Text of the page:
If the church is to die let it be a “grand operatic death”, says Archbishop of York

If the church is to die let it be a “grand operatic death”, says Archbishop of York

The Archbishop of York expressed confidence that the church could grow, but passionately declared his belief that the church must take action to address decline.

Even if the church dies, he said, “let our death be a grand operatic death. Let it be something fantastic. Let’s not crawl into a corner.”

And the Archbishop also told Synod members that his vision of a ‘mixed ecology’ church was not a downgrade of the parish church but a call for a variety of initiatives in order to grow.

He told Synod members that references to General Synod as the ‘parliament’ of the Church of England is not a helpful analogy.

“It is an elected representative body. It is a legislative body. But it is a synod, not a parliament. There is no government or opposition. There are no chief whips. We sit in the round. Synod means walking and working together on the way.”

Highlighting words from Pope Francis, Archbishop Cottrell quoted: “the aim is not to reach agreement by means of contest between opposing positions, but to journey together to seek God’s will, allowing differences to harmonize…. To meet each other with respect and trust, to believe in our unity.”The unity that we have in Christ because of our baptism, the baptism of the wonderful people of God.”

Archbishop Cottrell described the work of Synod as “to work out what it means to be the Church of England in and for this day and in this age.”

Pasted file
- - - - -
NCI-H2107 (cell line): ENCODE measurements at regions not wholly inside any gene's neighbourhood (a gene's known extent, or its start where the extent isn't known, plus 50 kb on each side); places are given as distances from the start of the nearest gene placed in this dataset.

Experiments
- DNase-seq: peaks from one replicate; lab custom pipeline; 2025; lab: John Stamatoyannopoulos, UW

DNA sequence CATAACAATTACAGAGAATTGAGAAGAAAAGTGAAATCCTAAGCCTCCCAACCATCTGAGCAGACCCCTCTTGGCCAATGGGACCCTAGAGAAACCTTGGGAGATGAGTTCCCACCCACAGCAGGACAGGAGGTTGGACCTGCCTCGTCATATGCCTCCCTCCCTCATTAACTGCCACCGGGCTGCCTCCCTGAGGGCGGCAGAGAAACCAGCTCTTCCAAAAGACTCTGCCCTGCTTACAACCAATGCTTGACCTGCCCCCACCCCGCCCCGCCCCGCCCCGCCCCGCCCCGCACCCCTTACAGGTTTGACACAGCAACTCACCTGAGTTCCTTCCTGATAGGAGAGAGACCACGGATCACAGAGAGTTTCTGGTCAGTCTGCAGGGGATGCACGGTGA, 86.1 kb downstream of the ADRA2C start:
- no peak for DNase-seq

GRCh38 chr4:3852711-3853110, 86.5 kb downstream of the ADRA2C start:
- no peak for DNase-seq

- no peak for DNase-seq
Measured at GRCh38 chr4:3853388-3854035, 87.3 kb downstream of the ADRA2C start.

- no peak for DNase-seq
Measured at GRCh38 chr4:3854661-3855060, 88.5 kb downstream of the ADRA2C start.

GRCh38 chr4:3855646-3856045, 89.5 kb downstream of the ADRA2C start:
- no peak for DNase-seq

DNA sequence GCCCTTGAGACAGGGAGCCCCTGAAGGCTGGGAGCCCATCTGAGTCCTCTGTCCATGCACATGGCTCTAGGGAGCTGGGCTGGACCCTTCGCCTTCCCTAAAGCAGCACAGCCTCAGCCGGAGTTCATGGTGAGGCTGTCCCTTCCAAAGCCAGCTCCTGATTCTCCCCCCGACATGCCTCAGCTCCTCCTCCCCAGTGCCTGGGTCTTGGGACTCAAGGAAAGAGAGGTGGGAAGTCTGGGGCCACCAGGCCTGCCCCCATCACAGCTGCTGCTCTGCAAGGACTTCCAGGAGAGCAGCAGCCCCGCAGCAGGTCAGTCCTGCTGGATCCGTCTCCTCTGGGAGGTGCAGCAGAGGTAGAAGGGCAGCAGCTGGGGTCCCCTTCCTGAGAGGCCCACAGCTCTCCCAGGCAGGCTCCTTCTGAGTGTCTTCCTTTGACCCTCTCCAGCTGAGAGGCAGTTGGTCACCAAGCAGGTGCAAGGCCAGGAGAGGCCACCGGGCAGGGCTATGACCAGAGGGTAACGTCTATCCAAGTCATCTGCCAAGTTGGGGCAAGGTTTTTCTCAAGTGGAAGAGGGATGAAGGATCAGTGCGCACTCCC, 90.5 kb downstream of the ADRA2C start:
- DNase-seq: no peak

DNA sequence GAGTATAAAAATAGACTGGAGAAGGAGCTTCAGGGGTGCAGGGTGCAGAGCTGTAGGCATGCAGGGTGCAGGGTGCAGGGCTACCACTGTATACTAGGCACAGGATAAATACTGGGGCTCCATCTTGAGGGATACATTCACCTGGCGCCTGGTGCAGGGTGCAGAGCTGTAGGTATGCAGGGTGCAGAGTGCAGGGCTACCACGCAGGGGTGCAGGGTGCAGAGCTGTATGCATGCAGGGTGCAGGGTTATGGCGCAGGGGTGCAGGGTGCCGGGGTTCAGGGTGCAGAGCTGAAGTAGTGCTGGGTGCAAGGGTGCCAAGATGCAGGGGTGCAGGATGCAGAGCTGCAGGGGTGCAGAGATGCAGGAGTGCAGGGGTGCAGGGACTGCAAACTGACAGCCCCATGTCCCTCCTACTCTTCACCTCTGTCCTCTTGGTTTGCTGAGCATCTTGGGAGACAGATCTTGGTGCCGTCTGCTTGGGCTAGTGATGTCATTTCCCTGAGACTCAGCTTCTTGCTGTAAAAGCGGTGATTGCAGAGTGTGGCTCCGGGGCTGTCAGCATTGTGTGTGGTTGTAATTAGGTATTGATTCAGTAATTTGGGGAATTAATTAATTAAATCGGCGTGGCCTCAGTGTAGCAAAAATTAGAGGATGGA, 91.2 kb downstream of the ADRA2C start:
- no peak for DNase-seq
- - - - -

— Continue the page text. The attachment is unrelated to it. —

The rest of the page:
“But we do have a compass: an utterly reliable source of comfort and guidance, by the Holy Spirit, the one who has told us that he himself is the way.”

Archbishop Cottrell reminded Synod that the Church of England is “to be a younger and more diverse church.We need to recognise our failures on issues of diversity and inclusion. But of course, these flow from the very heart of the gospel and the new humanity we have in Christ.”

Archbishop Cottrell spoke of a Church of England that recognises that “no one size is going to fit all,” because “we live in rapidly changing and fearfully anxious times, and because we live our lives in very different ways and in very different places, in virtual as well as actual space.”

“We therefore need to care for the whole ecosystem of the one holy, catholic and apostolic church of Jesus Christ,” he added.

“This is even more important today as the foci of these particularities expand and diversify. This is why we talk about mixed ecology. Not because we intend to downplay parish, but because place and all places and all people are so important,” he declared.

“Therefore, I want to say quite directly to those of you who have been elected on a save the parish ticket, I am with you and I, too, want to save the parish. As far as I’m concerned, you are not the loyal opposition waiting for your turn in government. The heart cry of your movement echoes in all our hearts and reminds us of the centrality of place, the importance of the local, of the continuity of tradition and service and why our resources must be focused on this, the local church of missionary disciples.”

The test of this work will not be the survival of the church he argued as he called Synod to have a bigger vision.

 

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